That is just one example of a duplication error. There are hundreds of others. When 30% of your data is inaccurate or misleading, population management is reduced to a guessing game. Modern labs desperately need clean identity data sets to participate in population management and to extract greater value from their data. To do so, they must have a master patient index (MPI).

Payers are keenly interested in clean identity resolution because they are investing in systems to analyze population risks.When signing payer contracts, labs can leverage clean datasets to negotiate better reimbursement.

An MPI can help labs and imaging centers avoid patient identification problems that lead to duplication of records and corrupt population health data. By ensuring a lab’s patient records are accurate, an MPI improves individual care by creating a reliable longitudinal health record (LHR) and population health by improving the overall quality of their data sets.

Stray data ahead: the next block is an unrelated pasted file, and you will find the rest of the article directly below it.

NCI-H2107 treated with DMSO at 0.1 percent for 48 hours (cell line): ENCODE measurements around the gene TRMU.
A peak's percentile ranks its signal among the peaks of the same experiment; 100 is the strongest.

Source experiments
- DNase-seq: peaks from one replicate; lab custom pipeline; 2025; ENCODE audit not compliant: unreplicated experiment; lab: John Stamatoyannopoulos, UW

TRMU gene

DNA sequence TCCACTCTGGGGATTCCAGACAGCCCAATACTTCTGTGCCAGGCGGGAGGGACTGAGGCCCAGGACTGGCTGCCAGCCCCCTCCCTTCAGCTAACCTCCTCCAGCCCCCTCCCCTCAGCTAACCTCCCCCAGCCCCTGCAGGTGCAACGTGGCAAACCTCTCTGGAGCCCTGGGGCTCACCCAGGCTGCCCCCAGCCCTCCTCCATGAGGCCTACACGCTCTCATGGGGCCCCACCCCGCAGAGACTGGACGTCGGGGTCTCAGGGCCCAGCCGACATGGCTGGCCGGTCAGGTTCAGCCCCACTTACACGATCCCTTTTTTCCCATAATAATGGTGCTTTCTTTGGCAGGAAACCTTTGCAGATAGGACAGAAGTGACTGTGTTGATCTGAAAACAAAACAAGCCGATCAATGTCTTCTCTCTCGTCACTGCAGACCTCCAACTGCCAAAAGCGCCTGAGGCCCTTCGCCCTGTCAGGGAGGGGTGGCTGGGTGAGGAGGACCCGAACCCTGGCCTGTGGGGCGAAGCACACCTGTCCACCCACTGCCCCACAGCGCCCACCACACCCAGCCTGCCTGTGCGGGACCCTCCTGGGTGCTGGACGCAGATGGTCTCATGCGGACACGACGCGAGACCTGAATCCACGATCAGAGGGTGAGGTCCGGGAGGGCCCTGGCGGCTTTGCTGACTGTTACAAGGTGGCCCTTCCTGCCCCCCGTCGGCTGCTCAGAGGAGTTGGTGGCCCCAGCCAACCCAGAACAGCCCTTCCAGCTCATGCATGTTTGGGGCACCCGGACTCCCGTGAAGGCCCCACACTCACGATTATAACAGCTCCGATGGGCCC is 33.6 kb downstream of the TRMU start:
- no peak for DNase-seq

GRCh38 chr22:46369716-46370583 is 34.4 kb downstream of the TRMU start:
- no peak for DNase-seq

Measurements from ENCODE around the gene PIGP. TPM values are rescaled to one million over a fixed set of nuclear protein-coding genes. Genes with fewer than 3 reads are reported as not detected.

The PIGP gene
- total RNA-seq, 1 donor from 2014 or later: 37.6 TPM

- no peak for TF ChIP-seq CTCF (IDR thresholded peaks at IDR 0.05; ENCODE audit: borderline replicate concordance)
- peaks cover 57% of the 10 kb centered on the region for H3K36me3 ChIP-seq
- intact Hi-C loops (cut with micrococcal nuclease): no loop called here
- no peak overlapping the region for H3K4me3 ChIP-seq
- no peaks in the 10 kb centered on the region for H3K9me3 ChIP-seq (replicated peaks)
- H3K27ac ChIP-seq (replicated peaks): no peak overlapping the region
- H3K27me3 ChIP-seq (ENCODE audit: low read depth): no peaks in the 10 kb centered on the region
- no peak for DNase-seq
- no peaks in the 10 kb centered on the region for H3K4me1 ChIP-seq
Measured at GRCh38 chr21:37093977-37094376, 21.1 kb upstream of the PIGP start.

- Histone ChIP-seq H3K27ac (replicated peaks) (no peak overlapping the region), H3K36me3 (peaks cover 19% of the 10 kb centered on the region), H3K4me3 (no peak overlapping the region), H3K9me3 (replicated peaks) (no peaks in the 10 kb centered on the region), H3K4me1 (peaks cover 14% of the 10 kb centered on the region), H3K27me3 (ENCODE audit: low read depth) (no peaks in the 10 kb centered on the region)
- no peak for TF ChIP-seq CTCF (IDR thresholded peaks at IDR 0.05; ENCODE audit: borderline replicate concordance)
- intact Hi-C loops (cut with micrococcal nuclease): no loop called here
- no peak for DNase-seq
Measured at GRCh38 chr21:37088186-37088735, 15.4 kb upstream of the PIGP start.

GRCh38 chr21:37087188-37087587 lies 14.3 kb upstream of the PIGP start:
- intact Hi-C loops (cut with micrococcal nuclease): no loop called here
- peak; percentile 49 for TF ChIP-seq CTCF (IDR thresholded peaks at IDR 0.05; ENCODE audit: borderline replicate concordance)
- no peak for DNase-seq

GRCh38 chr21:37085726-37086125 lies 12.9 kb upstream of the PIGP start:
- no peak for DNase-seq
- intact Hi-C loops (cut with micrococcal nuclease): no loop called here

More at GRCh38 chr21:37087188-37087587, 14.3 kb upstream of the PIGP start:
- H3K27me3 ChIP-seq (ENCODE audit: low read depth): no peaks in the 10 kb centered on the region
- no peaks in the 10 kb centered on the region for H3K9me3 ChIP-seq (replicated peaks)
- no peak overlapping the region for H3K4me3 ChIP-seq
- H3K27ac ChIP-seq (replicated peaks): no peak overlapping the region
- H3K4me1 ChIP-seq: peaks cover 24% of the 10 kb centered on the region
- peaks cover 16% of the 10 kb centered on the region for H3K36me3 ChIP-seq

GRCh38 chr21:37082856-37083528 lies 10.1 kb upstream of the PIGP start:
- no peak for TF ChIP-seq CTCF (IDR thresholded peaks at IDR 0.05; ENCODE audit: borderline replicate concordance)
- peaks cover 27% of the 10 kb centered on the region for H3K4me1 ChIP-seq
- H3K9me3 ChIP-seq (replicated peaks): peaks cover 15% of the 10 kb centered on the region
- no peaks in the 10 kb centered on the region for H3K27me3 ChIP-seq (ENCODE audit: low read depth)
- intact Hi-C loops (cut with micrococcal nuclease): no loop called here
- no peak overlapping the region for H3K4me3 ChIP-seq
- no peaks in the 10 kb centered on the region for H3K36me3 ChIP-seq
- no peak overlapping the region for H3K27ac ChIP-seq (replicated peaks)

Boosting the bottom line

The benefits of an MPI to labs and imaging centers extend beyond the clinical realm to the bottom line. If a lab has a high patient data duplication rate, you can be sure that lab also is losing money through an inefficient billing and collections process. One study found that a hospital in Texas whose duplicates amounted to 22% of all patient records was costing the facility $96 per duplicate. That adds up fast.

Let’s go back to our example of the patient who comes in four times a year for a PAP smear. It’s entirely likely that the lab will send that patient four different bills because its database incorrectly recognizes her as four different people. So right off the bat the lab is wasting money on staff time as well as the cost of mailing out separate bills (rather than one aggregated bill) to a single patient. While extra mailing costs may seem relatively insignificant, they add up over time and can eat into a provider organization’s profit margin.